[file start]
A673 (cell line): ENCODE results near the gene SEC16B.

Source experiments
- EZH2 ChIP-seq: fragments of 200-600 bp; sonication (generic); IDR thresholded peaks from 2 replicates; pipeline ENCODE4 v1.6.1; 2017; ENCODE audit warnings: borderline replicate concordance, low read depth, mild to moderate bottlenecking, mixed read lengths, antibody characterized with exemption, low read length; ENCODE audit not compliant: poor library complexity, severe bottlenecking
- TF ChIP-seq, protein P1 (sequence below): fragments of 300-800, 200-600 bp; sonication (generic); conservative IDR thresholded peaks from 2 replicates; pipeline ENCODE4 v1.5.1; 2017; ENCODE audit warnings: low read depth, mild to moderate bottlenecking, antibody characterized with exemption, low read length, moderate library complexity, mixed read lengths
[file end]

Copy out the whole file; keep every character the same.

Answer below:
A673 (cell line): ENCODE results near the gene SEC16B.

Source experiments
- EZH2 ChIP-seq: fragments of 200-600 bp; sonication (generic); IDR thresholded peaks from 2 replicates; pipeline ENCODE4 v1.6.1; 2017; ENCODE audit warnings: borderline replicate concordance, low read depth, mild to moderate bottlenecking, mixed read lengths, antibody characterized with exemption, low read length; ENCODE audit not compliant: poor library complexity, severe bottlenecking
- TF ChIP-seq, protein P1 (sequence below): fragments of 300-800, 200-600 bp; sonication (generic); conservative IDR thresholded peaks from 2 replicates; pipeline ENCODE4 v1.5.1; 2017; ENCODE audit warnings: low read depth, mild to moderate bottlenecking, antibody characterized with exemption, low read length, moderate library complexity, mixed read lengths